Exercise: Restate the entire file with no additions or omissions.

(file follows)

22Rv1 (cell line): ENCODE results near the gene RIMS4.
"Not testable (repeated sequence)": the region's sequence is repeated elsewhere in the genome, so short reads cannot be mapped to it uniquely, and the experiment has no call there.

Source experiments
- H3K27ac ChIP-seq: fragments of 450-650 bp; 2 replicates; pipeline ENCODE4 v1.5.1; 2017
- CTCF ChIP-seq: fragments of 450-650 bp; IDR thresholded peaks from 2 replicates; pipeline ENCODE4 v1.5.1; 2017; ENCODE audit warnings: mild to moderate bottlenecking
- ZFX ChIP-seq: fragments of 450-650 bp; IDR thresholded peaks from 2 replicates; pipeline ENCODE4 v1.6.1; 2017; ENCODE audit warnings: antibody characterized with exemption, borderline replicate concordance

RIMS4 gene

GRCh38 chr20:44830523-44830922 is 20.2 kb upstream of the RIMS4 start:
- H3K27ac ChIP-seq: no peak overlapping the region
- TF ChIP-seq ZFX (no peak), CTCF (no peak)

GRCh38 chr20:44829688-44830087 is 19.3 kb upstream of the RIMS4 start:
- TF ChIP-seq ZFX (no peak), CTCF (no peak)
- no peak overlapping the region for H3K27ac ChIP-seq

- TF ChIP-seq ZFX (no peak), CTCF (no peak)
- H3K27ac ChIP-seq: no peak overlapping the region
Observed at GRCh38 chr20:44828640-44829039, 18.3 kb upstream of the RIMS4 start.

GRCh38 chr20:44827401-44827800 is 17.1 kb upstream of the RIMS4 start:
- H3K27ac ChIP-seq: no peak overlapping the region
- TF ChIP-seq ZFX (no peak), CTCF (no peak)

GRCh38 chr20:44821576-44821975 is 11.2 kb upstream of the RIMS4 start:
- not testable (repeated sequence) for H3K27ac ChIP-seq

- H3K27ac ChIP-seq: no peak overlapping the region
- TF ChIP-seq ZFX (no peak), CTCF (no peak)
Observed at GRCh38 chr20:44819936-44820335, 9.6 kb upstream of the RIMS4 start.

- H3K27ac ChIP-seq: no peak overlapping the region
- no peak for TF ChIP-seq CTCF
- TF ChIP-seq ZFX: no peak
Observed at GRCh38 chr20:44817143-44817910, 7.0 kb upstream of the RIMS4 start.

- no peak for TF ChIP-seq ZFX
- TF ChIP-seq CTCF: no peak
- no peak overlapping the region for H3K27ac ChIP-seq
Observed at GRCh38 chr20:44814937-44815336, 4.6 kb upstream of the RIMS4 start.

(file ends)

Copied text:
22Rv1 (cell line): ENCODE results near the gene RIMS4.
"Not testable (repeated sequence)": the region's sequence is repeated elsewhere in the genome, so short reads cannot be mapped to it uniquely, and the experiment has no call there.

Source experiments
- H3K27ac ChIP-seq: fragments of 450-650 bp; 2 replicates; pipeline ENCODE4 v1.5.1; 2017
- CTCF ChIP-seq: fragments of 450-650 bp; IDR thresholded peaks from 2 replicates; pipeline ENCODE4 v1.5.1; 2017; ENCODE audit warnings: mild to moderate bottlenecking
- ZFX ChIP-seq: fragments of 450-650 bp; IDR thresholded peaks from 2 replicates; pipeline ENCODE4 v1.6.1; 2017; ENCODE audit warnings: antibody characterized with exemption, borderline replicate concordance

RIMS4 gene

GRCh38 chr20:44830523-44830922 is 20.2 kb upstream of the RIMS4 start:
- H3K27ac ChIP-seq: no peak overlapping the region
- TF ChIP-seq ZFX (no peak), CTCF (no peak)

GRCh38 chr20:44829688-44830087 is 19.3 kb upstream of the RIMS4 start:
- TF ChIP-seq ZFX (no peak), CTCF (no peak)
- no peak overlapping the region for H3K27ac ChIP-seq

- TF ChIP-seq ZFX (no peak), CTCF (no peak)
- H3K27ac ChIP-seq: no peak overlapping the region
Observed at GRCh38 chr20:44828640-44829039, 18.3 kb upstream of the RIMS4 start.

GRCh38 chr20:44827401-44827800 is 17.1 kb upstream of the RIMS4 start:
- H3K27ac ChIP-seq: no peak overlapping the region
- TF ChIP-seq ZFX (no peak), CTCF (no peak)

GRCh38 chr20:44821576-44821975 is 11.2 kb upstream of the RIMS4 start:
- not testable (repeated sequence) for H3K27ac ChIP-seq

- H3K27ac ChIP-seq: no peak overlapping the region
- TF ChIP-seq ZFX (no peak), CTCF (no peak)
Observed at GRCh38 chr20:44819936-44820335, 9.6 kb upstream of the RIMS4 start.

- H3K27ac ChIP-seq: no peak overlapping the region
- no peak for TF ChIP-seq CTCF
- TF ChIP-seq ZFX: no peak
Observed at GRCh38 chr20:44817143-44817910, 7.0 kb upstream of the RIMS4 start.

- no peak for TF ChIP-seq ZFX
- TF ChIP-seq CTCF: no peak
- no peak overlapping the region for H3K27ac ChIP-seq
Observed at GRCh38 chr20:44814937-44815336, 4.6 kb upstream of the RIMS4 start.